Materials and Methods
All surgical procedures followed the German Welfare Act and were in accordance with European Communities Council Directive 86/809/EEC.
Nine adult cats (8–14 months old) underwent anatomical labelling experiments. The surgical and anatomical labelling methods used here have been reported previously –. Briefly, anaesthetised, paralysed animals were used for intrinsic signal optical imaging and subsequent labelling of visual cortical neurons using intracellular and bulk injection of biocytin or biotinylated dextran-amin (ABC, Vector Laboratories, Burlingame, CA, USA). After completion of the in vivo recordings and injections the animals were perfused with a fixative and tissue blocks of region of interest were sectioned on vibratome. The labelling was revealed with the avidin-biotin complexed horseradish peroxidase technique  and the sections were dehydrated and embedded in resin on slides. The entire axonal and dendritic trees of well-labelled cells were reconstructed in 3D at ×1000 magnification using the computer-aided Neurolucida reconstruction system (MicroBrightField, Colchester, VT, USA).
The topology of a single axon's three-dimensional connectivity may be represented by a rooted undirected weighted tree, T = (V,E,c), where V is the vertex set, E is the edge set connecting vertex pairs, e = (u,v), and c is a nonnegative weight or cost associated with each edge c(e) = c(u,v), where (u,v) T . The vertex set of an axon was composed of N axonal presynaptic en passant or terminaux bouton (presumptive synaptic connection) plus a single root vertex, r, representing the axon origin, |V| = N+1. These are referred to “fixed” vertices because their position was not altered. A vertex was defined by its location in three-dimensional Euclidean space V = (vx, vy, vz) relative to axon origin, r = (0, 0, 0). Each bouton was assumed to make at least one synapse . To directly compare axons with graphs, we measured the direct rather than actual curvilinear distance between morphological landmarks (cell body, axonal bifurcations, axonal boutons, and axonal endings) with edge cost proportional to axon length (see Figure S1). This approach made it unnecessary to correct for the lengthening effects of axon tortuosity caused by geometric hindrance of other cellular elements such as cell bodies, glia, and blood vessels present in the neuropil ,. For spiny cell axons only, we excluded from the total axon length the final segment of myelinated axon descending into the white matter, which forms no connections in the cortical cylinder of the parent soma-dendrites (see Table S1). We applied Strahler's centripetal ordering scheme , to characterise the topology of axonal trees (see example shown in Figure 8). The order (k) of each branch i (which in the graph representation may consist of a sequence of one or more edges terminated at axon bifurcation or ending) began at terminal branches, which were labelled first-order, ki = 1. Non-terminal axon branches then received a number based on the order of their child (descendant) branches, kj. If all child branches had the same order then the parent branch ki = max(kj)+1 otherwise ki = max(kj). The root branch (starting at axon origin) took the largest order often called the ‘Strahler number’ of the tree. Note because we occasionally encountered three-way axonal junctions the axon graphs here were not always strict binary trees. Unless otherwise stated all graph optimization analysis was performed using MatLab™ (Mathworks Inc, Natick, MA, USA).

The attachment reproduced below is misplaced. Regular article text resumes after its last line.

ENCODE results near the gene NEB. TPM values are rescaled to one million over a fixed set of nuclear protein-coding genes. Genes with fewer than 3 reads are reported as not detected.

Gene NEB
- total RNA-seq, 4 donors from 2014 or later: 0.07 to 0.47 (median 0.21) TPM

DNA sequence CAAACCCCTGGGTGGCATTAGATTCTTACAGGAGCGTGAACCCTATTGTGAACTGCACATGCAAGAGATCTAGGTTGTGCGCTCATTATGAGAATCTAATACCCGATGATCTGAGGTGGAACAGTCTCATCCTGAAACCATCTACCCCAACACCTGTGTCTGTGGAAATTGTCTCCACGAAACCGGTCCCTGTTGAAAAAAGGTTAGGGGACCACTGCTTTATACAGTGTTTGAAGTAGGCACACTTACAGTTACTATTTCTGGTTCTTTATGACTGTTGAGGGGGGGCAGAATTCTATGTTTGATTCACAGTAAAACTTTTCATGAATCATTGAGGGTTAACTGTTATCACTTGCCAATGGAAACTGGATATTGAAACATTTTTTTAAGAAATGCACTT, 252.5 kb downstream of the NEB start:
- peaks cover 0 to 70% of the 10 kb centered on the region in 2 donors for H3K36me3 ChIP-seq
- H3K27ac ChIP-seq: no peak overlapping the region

Wire length analysis.